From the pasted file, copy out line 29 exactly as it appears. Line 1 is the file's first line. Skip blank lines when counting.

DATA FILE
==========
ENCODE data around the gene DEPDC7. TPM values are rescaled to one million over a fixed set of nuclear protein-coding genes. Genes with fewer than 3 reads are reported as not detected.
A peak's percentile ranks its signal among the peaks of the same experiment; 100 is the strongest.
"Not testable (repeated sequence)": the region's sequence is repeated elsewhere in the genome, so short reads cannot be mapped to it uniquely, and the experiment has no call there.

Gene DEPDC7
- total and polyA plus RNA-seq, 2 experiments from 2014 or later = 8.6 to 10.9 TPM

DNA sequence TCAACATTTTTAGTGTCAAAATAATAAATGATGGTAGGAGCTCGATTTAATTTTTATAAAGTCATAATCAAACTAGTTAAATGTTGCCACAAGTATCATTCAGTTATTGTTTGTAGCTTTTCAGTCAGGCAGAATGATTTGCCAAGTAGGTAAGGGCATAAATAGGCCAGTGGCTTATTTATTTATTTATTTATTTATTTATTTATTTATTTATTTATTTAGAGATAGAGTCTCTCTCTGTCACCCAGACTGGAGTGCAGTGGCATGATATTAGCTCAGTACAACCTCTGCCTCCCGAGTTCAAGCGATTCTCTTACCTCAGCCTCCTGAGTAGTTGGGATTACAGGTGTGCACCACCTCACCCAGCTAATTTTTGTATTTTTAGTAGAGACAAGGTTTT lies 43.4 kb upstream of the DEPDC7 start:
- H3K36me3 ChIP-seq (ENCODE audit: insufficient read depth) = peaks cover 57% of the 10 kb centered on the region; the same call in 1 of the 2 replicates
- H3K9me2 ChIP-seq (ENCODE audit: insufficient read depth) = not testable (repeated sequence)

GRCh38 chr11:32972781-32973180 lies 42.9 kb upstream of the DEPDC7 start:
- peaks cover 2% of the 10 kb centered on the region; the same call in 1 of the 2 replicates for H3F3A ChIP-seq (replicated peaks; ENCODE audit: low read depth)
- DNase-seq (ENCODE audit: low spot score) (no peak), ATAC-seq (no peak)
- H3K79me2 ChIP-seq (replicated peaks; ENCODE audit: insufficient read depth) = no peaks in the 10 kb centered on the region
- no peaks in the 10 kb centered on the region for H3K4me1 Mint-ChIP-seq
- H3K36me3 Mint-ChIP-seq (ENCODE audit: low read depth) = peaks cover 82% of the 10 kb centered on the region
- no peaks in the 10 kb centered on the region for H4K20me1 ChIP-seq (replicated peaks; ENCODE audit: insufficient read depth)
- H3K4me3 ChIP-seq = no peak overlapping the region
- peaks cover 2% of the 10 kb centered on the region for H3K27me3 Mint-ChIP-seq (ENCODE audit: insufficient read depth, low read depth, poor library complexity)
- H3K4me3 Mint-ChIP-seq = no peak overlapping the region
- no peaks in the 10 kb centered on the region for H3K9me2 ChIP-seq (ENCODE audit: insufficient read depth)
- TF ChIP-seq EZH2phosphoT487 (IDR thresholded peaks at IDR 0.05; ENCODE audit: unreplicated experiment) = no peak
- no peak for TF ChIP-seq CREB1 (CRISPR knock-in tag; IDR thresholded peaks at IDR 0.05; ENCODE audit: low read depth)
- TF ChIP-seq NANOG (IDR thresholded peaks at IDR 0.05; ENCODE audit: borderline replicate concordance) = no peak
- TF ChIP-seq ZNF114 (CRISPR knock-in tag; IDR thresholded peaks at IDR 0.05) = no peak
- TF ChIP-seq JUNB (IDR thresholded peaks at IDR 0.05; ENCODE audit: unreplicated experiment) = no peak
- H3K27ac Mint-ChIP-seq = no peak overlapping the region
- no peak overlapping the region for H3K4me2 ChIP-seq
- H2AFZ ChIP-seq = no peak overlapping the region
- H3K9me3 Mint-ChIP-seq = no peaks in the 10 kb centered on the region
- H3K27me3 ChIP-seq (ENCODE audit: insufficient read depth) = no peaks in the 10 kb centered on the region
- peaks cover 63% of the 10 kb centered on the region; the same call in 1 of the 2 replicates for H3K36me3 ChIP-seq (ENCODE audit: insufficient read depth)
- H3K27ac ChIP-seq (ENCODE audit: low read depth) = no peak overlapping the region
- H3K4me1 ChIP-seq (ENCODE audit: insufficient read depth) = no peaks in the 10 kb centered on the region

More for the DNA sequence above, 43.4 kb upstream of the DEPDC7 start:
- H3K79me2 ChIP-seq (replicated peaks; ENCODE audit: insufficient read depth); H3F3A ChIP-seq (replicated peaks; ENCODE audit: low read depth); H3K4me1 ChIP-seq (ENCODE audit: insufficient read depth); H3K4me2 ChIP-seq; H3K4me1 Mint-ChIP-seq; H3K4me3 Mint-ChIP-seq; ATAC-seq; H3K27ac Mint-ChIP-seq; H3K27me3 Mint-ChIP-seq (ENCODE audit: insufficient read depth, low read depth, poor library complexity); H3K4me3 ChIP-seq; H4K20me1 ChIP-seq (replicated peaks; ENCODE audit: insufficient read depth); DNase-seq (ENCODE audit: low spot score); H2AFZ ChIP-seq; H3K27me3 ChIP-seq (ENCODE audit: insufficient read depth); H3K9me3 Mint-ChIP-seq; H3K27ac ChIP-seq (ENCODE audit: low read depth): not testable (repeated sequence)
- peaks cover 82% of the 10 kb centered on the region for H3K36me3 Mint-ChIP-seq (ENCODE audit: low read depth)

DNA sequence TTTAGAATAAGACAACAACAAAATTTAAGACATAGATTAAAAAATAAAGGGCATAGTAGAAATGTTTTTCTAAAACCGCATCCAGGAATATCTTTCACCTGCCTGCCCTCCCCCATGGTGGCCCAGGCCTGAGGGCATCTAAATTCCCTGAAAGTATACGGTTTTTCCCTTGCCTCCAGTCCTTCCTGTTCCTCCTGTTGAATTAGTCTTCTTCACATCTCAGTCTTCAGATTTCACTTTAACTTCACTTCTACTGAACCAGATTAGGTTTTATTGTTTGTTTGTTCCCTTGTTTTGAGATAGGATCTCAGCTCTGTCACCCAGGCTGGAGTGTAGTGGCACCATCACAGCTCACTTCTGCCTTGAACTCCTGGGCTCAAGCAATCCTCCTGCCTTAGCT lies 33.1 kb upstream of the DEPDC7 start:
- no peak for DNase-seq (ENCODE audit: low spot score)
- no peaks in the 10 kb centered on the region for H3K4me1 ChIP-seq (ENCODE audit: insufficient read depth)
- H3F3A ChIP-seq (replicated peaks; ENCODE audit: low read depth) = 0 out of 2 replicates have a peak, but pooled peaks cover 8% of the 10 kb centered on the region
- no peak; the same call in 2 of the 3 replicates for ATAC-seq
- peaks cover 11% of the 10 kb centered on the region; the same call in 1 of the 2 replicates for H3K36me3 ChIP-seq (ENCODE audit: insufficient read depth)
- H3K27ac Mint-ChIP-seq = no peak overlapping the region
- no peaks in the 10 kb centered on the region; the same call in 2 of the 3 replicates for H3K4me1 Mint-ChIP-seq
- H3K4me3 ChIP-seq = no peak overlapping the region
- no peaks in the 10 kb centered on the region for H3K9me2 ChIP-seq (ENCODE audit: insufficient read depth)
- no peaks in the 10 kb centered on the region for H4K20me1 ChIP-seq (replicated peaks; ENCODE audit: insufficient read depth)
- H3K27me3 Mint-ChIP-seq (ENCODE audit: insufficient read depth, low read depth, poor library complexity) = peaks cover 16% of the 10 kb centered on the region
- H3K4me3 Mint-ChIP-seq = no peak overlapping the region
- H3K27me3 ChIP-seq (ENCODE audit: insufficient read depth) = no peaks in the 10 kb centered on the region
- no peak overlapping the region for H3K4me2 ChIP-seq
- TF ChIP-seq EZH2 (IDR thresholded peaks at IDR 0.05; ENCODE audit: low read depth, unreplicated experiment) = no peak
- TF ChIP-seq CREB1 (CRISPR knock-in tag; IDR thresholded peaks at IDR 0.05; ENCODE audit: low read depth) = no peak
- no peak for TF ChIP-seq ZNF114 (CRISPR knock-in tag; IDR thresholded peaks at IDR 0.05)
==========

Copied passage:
- H3K27me3 ChIP-seq (ENCODE audit: insufficient read depth) = no peaks in the 10 kb centered on the region